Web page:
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Pastoral Exhortation - Series of 2010

The Truth Shall Make You Free


Drug addiction is one of the leading perils of our modern society. It has ruined many a life and has broken many a family, more than any other vice ever did. It is a terrible and merciless affliction that brings despair and misery not only to the drug addict himself, but also to his relatives and friends. Though there has been constant effort to eradicate this problem, yet more and more young people continue to fall into its lure and come under its bondage.

Over the years, many rehabilitation approaches have been considered and introduced for treating drug addicts. Though many of these physical, psychological and social methods of treatment and rehabilitation have helped in the initial stage of the recovery, they hardly bring about a true transformation of the drug addict. From our experience and observation of the drug rehabilitation issue, we are fully convinced that the biblical approach is incomparable in effecting a total recovery from addiction to drugs. We hope to provide our readers with the biblical understanding of the problem of drug addiction and how we can work towards its eradication.

Drug addiction is sin

Most of the contemporary rehabilitation programmes treat drug addiction as a sickness. Though drug addiction can lead to many medical problems which would require medical attention, the cause of the addiction is generally one’s lack of faith, or sin. In order to help the drug addict to fully overcome his addiction, he has to be told that the root problem of his addiction is his sin; and then lead him to Christ, the Saviour, and to the truth of His Word. By treating drug addiction as a sickness alone will not be sufficient.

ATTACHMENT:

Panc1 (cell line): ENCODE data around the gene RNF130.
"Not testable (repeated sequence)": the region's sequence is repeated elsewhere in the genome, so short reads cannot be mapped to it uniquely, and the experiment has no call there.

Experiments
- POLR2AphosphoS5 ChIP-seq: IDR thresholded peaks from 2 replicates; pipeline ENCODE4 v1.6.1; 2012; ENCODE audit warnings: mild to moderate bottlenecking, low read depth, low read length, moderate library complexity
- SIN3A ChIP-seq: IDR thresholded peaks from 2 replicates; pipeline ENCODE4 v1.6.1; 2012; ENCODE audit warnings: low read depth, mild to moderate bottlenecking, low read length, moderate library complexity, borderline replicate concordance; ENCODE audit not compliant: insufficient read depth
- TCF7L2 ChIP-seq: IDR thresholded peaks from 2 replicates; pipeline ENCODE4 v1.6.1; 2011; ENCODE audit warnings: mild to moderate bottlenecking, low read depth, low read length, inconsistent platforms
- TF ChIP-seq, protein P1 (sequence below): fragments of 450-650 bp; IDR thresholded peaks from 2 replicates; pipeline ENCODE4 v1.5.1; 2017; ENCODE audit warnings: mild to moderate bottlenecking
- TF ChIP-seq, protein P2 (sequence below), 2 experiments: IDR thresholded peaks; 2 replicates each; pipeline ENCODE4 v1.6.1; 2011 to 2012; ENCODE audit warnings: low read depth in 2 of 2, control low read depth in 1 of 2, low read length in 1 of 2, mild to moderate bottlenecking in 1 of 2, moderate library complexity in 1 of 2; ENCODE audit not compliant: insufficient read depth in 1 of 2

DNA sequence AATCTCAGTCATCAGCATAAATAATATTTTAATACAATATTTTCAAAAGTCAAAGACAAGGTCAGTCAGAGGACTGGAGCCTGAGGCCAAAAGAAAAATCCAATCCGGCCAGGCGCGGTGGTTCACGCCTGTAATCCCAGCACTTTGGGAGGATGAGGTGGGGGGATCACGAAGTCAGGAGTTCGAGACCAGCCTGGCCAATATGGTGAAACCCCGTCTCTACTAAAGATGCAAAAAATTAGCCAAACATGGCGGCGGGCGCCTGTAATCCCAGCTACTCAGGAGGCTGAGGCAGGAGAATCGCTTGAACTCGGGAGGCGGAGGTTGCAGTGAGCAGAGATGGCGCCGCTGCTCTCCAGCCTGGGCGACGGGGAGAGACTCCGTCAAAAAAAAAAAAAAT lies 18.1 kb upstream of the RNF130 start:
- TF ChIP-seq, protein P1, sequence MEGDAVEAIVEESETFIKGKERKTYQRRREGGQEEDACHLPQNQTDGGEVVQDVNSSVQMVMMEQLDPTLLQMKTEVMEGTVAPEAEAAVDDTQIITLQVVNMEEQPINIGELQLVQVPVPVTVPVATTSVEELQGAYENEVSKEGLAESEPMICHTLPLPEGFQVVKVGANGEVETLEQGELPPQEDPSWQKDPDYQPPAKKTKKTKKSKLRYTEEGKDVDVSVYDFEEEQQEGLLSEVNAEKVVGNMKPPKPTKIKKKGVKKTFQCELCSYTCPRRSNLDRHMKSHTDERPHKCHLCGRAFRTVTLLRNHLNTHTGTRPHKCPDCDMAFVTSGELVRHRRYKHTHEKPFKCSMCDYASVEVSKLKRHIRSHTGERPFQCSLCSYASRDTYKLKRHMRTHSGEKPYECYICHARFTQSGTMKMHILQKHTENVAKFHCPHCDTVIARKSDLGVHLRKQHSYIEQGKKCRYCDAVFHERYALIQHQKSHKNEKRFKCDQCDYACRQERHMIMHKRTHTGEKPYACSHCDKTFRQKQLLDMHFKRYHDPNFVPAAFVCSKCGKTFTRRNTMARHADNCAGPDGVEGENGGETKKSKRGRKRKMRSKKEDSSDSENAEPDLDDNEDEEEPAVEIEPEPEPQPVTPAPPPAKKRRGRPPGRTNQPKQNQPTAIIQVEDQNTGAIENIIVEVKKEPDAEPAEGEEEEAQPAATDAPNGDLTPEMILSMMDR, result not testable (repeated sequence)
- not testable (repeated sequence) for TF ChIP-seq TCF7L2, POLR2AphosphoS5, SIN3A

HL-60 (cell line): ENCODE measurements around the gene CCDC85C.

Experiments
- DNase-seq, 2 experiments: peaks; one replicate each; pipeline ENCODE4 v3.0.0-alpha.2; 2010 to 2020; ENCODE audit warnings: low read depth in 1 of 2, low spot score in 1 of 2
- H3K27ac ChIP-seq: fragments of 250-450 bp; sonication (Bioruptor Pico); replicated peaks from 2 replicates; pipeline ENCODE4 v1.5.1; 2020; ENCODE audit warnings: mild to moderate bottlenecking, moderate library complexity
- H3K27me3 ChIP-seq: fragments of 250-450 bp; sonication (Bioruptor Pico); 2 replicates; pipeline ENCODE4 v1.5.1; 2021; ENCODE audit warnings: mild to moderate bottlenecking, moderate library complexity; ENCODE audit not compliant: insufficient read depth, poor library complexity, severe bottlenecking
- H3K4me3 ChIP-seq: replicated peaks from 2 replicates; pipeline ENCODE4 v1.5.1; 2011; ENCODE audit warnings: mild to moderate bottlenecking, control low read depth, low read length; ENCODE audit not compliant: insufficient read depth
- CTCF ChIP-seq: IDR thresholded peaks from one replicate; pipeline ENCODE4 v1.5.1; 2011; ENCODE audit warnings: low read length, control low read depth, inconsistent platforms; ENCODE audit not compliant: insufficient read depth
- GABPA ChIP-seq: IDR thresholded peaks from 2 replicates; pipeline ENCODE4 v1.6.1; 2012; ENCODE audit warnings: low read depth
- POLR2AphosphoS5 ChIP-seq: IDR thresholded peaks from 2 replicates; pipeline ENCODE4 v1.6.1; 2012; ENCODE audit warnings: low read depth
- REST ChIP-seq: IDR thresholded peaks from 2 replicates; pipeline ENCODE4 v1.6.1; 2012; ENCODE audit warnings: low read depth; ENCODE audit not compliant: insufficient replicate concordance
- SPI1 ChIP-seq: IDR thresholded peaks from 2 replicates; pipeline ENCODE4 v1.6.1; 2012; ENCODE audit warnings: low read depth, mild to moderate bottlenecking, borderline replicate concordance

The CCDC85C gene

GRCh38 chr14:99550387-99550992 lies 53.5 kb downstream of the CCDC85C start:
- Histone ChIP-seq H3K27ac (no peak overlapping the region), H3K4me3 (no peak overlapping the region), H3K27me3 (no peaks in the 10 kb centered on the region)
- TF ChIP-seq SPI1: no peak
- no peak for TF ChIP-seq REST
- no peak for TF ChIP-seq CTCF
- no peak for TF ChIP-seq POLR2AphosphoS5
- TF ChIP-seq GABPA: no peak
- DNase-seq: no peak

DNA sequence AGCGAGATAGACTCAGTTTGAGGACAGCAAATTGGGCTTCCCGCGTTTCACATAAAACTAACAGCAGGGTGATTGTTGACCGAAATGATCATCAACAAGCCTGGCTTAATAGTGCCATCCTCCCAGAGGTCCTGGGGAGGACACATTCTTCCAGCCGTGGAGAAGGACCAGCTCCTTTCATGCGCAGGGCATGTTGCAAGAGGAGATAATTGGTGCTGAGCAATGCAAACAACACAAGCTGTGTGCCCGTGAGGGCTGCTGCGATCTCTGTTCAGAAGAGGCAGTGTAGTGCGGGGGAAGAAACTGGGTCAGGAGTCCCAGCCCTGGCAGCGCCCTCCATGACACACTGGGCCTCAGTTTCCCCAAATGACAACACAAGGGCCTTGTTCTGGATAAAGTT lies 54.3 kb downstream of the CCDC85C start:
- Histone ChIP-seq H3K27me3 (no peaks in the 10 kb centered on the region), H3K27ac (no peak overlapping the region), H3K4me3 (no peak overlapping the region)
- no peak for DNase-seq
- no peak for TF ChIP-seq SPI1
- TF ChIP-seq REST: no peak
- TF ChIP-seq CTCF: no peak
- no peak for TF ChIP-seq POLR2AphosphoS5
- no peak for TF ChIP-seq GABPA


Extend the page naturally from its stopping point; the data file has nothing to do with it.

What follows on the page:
The root cause of drug addiction is not sickness, but a sinful attitude that has never been checked. Why do we say that drug addiction is a sinful activity and must be dealt with as such?

Firstly, it is a result of sinful pursuits

In most cases, drug addiction begins as a result of pursuing sinful activities and ungodly friendships. Use of drugs begins with a desire to be accepted by worldly friends who themselves are drug abusers or drug pushers. The first encounter with drugs often begins in places of revelling and sinful pleasures such as nightclubs, discotheques and wild parties. While listening to worldly music created by musicians, who themselves are addicted to drugs, and dancing to its rhythm in places where the drug culture is promoted, many young people fall into the lure of drugs. At first, popping a pill may be viewed as ‘fun’ or ‘just to satisfy one’s curiosity’, but soon it will overpower the mind and body of the young reveller as he is led to try more potent drugs for more intensified pleasures.

The Scriptures teach us not to participate in such sinful activities, for they are contrary to a sanctified life. “That he no longer should live the rest of his time in the flesh to the lusts of men, but to the will of God. For the time past of our life may suffice us to have wrought the will of the Gentiles, when we walked in lasciviousness, lusts, excess of wine, revellings, banquetings, and abominable idolatries” (1 Peter 4:2-3). In the list of sinful pleasures mentioned in this passage, the Apostle Peter includes wine drinking that leads to intoxication, which is essentially the same as drug addiction. Similarly, other Scripture portions also urge us to avoid revelling and intoxicants (cf. Galatians 5:21; Romans 13:13).

Secondly, addiction to intoxicants is a sin that God will judge